Under the PRC Constitution and the Law of Organisation of the People’s Courts, the judicial system is made up of the Supreme People’s Court, the local people’s courts, military courts and other special people’s courts. The local people’s courts are comprised of the basic people’s courts, the intermediate people’s courts and the higher people’s courts. The basic people’s courts are organised into civil, criminal, economic and administrative divisions. The intermediate people’s courts are organised into divisions similar to those of the basic people’s courts, and are further organised into other special divisions, such as the intellectual property division. The higher level people’s courts supervise the basic and intermediate people’s courts. The people’s procuratorates also have the right to exercise legal supervision over the civil proceedings of people’s courts of the same level and lower levels. The Supreme People’s Court is the highest judicial body in the PRC. It supervises the administration of justice by all of the people’s courts. The people’s courts employ a two-tier appellate system. A party may appeal against a judgement or order of a local people’s court to the people’s court at the next higher level. Second judgements or orders given at the same level and at the next higher level are final. First judgements or orders of the Supreme People’s Court are also final. If, however, the Supreme People’s Court or a people’s court at a higher level finds an error in a judgement which has been given in any people’s court at a lower level, or the presiding judge of a people’s court finds an error in a judgement which has been given in the court over which he presides, the case may then be retried according to the judicial supervision procedures.
The Civil Procedure Law of the PRC, which was adopted on April 9, 1991, sets forth the
criteria for instituting a civil action, the jurisdiction of the people’s courts, the procedures to be followed for conducting a civil action and the procedures for enforcement of a civil judgement or order. All parties to a civil action conducted within the PRC must comply with the Civil Procedure Law. Generally, a civil case is initially heard by a local court of the municipality or province in which the defendant resides. The parties to a contract may, by express agreement, select a jurisdiction where civil actions may be brought, provided that the jurisdiction is either the plaintiff’s or the defendant’s place of residence, the place of execution or implementation of the contract or the object of the action. However, such selection can not violate the stipulations of grade jurisdiction and exclusive jurisdiction in any case.
A foreign individual or enterprise generally has the same litigation rights and obligations as a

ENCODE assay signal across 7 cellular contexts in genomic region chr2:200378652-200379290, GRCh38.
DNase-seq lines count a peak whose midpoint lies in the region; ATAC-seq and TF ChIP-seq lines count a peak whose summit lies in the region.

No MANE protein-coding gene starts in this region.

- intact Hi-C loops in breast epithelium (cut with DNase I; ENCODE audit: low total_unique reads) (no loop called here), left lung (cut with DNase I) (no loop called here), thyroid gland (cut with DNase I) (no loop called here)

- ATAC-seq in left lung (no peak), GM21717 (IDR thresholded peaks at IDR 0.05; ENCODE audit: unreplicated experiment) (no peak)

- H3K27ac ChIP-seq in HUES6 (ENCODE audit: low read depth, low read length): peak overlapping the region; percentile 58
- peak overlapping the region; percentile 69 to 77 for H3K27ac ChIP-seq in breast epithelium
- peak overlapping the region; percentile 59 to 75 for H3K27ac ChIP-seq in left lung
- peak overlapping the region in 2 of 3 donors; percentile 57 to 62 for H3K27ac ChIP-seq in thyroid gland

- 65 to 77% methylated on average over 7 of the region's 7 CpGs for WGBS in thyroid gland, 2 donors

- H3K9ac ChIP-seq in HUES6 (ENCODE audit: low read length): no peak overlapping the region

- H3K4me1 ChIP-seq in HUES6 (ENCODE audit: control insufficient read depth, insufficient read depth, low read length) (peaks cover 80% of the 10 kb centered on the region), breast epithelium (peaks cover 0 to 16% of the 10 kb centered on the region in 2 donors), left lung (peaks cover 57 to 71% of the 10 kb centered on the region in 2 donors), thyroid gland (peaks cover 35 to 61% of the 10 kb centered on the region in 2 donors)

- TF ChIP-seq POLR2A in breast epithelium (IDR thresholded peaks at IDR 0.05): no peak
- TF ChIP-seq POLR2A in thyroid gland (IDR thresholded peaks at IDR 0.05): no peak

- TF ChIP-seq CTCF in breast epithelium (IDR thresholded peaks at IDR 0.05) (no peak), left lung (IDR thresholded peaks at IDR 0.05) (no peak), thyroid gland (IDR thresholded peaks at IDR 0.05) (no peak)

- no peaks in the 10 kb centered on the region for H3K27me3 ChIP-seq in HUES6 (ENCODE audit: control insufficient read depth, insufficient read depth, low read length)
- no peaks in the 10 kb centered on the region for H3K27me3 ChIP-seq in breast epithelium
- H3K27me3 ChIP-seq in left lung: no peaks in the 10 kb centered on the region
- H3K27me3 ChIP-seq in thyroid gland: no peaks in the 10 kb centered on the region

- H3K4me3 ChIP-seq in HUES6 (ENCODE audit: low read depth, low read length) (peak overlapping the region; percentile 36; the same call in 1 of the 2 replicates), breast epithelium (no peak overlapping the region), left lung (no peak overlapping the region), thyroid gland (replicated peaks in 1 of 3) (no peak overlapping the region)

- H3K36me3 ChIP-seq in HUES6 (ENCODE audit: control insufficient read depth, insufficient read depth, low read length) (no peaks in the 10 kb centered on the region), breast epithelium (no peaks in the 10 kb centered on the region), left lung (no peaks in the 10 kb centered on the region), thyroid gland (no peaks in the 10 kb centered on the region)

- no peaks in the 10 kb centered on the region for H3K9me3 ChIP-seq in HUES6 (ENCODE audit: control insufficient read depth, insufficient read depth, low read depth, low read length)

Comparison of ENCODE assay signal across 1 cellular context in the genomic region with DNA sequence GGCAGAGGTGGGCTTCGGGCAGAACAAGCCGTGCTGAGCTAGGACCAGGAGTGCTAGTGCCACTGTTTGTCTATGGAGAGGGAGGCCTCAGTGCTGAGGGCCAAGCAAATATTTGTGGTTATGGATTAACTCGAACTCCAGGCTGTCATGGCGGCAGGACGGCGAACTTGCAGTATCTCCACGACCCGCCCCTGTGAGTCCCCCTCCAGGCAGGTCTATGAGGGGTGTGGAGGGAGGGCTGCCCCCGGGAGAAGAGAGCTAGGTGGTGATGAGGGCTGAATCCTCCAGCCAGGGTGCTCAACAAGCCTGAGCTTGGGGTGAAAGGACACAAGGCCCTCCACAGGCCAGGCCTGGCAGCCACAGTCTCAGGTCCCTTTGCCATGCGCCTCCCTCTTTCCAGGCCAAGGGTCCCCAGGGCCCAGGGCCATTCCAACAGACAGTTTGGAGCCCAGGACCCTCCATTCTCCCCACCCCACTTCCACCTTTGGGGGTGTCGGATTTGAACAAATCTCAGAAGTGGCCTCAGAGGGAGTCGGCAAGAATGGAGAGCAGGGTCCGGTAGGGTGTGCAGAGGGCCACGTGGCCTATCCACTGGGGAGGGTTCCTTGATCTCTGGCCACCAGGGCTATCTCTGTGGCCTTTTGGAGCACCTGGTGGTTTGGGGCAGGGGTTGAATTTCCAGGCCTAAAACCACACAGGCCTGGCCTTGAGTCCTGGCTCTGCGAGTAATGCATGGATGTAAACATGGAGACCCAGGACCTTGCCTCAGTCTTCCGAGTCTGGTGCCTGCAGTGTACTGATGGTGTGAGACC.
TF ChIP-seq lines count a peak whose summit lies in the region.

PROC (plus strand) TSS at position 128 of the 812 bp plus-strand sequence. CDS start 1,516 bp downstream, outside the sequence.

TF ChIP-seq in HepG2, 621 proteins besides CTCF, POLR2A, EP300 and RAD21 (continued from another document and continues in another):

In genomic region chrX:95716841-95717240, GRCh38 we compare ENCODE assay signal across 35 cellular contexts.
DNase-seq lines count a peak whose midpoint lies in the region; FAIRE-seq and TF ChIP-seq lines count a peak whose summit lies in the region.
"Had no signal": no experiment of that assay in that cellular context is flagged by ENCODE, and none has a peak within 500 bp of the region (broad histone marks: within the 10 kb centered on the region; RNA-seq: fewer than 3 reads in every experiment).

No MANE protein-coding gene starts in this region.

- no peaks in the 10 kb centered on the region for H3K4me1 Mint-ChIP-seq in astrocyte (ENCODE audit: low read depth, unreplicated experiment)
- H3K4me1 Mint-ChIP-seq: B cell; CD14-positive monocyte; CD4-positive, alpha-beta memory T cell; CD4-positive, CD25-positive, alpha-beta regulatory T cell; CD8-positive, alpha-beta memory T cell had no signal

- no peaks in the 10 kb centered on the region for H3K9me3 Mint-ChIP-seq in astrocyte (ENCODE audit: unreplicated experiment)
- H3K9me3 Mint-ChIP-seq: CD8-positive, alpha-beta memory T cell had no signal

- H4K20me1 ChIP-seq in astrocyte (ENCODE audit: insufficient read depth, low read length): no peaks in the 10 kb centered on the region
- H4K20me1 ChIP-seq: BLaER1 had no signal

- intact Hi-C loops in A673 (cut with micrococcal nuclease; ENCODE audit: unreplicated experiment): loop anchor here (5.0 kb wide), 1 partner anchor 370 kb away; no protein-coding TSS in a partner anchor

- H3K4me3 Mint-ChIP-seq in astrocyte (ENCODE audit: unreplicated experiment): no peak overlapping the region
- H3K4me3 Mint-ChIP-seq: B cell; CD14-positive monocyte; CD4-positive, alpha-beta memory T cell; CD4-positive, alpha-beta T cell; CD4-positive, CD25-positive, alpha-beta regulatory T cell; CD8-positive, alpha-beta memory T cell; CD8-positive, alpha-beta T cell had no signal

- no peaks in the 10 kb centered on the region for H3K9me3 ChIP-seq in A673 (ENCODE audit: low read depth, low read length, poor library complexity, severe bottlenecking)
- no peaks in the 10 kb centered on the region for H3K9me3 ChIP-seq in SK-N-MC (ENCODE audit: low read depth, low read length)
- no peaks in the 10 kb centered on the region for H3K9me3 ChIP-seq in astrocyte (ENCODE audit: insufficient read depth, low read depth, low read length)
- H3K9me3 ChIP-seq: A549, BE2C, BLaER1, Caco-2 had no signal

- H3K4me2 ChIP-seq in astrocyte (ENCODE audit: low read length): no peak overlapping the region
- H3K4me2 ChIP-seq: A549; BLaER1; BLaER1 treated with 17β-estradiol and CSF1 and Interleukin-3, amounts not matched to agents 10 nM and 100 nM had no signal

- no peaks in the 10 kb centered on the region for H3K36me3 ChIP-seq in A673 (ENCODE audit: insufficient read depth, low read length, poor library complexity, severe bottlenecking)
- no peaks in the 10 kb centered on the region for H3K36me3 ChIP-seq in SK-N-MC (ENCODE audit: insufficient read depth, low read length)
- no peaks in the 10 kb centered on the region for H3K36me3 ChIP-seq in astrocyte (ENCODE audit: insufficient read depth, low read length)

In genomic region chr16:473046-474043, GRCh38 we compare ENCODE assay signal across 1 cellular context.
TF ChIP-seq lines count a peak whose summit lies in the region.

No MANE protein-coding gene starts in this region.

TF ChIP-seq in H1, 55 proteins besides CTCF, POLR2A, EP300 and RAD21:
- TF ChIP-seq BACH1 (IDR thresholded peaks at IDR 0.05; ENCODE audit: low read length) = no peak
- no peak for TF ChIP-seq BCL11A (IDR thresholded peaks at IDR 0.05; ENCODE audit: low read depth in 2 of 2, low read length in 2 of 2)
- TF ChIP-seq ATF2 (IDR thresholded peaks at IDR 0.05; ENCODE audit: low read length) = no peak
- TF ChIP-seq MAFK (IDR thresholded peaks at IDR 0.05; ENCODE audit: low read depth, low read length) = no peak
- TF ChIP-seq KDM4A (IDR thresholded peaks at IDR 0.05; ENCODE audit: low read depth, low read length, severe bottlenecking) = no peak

citizen or legal person of the PRC. If a foreign country’s judicial system limits the litigation rights of PRC citizens and enterprises, the PRC courts may apply the same limitations to the citizens and enterprises of that foreign country within the PRC. If any party to a civil action refuses to comply with a judgement or order made by a people’s court or an award granted by an arbitration panel in the PRC, the aggrieved party may apply to the people’s court to request for enforcement of the judgement, order or award. There are time limits imposed on the right to apply for such enforcement. If at least one of the parties to the dispute is an individual, the time limit is one year.
If both parties to the dispute are legal persons or other institutions, the time limit is six months. If a person fails to satisfy a judgement made by the court within the stipulated time, the court will, upon application by either party, mandatorily enforce the judgement.
A party seeking to enforce a judgement or order of a people’s court against a party who is not
located within the PRC and does not own any property in the PRC may apply to a foreign court with proper jurisdiction for recognition and enforcement of the judgement or order. A foreign judgement or ruling may also be recognised and enforced by the people’s court according to the PRC enforcement procedures if the PRC has entered into, or acceded to, an international treaty with the relevant foreign country, which provides for such recognition and enforcement, or if the judgement or ruling satisfies the court’s examination according to the principle of reciprocity, unless the people’s court finds that the recognition or enforcement of such judgement or ruling will result in a violation of the basic legal principles of the PRC, its sovereignty or security, or for reasons of social and public interests